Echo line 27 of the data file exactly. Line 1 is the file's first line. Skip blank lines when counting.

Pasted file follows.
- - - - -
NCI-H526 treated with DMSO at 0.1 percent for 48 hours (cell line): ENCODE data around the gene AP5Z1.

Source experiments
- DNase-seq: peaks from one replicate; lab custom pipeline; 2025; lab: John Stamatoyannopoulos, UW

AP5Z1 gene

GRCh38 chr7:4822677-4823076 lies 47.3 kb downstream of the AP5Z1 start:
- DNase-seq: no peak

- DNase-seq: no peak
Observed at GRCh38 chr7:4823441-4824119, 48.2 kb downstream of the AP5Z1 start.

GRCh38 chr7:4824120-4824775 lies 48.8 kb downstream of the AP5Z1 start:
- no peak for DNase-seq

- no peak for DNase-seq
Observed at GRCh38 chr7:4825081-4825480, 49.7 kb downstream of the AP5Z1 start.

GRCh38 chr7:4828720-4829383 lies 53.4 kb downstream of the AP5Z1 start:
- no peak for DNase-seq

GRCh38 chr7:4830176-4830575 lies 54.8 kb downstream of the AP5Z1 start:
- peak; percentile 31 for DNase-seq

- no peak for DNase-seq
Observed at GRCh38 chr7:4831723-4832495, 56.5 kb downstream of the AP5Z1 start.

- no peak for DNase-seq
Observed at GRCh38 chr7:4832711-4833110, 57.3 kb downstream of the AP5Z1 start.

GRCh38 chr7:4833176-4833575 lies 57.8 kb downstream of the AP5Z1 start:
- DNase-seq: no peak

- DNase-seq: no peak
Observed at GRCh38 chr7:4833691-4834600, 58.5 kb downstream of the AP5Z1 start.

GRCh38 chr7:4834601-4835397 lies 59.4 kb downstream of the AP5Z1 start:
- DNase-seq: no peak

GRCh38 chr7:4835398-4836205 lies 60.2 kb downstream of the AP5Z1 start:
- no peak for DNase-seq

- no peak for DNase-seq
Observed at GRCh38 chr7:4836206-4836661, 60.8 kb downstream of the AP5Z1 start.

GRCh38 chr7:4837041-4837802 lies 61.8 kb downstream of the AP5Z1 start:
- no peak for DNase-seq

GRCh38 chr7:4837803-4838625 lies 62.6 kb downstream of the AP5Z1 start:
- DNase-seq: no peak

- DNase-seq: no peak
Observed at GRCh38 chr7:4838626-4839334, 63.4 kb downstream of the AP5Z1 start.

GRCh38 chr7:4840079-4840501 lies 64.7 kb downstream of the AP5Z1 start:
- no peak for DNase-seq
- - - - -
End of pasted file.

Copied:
GRCh38 chr7:4835398-4836205 lies 60.2 kb downstream of the AP5Z1 start: